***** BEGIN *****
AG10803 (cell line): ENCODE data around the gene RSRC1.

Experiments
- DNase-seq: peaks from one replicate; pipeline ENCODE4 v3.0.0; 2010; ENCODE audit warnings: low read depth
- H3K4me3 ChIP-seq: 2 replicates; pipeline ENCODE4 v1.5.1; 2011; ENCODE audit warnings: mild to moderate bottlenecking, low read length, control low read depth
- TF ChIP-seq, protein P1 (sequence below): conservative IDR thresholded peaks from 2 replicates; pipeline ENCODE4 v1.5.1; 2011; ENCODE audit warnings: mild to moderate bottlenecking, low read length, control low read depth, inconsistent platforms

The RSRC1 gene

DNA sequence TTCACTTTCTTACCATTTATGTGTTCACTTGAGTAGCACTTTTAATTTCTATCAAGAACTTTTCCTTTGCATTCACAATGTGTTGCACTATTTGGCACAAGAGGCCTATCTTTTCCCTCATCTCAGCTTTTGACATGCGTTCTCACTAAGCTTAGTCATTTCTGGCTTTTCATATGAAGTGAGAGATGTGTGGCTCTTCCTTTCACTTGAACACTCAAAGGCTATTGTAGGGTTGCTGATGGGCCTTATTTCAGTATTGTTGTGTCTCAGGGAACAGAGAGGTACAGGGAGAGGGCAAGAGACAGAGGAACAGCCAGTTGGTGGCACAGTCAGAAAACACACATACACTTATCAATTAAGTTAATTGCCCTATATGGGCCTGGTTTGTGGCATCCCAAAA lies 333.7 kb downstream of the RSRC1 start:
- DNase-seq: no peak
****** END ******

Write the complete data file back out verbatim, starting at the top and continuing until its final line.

AG10803 (cell line): ENCODE data around the gene RSRC1.

Experiments
- DNase-seq: peaks from one replicate; pipeline ENCODE4 v3.0.0; 2010; ENCODE audit warnings: low read depth
- H3K4me3 ChIP-seq: 2 replicates; pipeline ENCODE4 v1.5.1; 2011; ENCODE audit warnings: mild to moderate bottlenecking, low read length, control low read depth
- TF ChIP-seq, protein P1 (sequence below): conservative IDR thresholded peaks from 2 replicates; pipeline ENCODE4 v1.5.1; 2011; ENCODE audit warnings: mild to moderate bottlenecking, low read length, control low read depth, inconsistent platforms

The RSRC1 gene

DNA sequence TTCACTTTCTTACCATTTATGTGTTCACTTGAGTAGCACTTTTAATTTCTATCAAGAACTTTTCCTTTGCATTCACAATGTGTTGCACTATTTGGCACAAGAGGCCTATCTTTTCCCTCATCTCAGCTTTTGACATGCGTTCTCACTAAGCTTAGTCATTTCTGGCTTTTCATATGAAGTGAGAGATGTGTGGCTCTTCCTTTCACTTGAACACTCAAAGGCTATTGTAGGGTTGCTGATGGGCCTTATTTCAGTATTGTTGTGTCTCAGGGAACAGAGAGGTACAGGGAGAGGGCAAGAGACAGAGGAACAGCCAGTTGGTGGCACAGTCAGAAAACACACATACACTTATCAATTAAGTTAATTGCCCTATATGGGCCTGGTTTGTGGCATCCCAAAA lies 333.7 kb downstream of the RSRC1 start:
- DNase-seq: no peak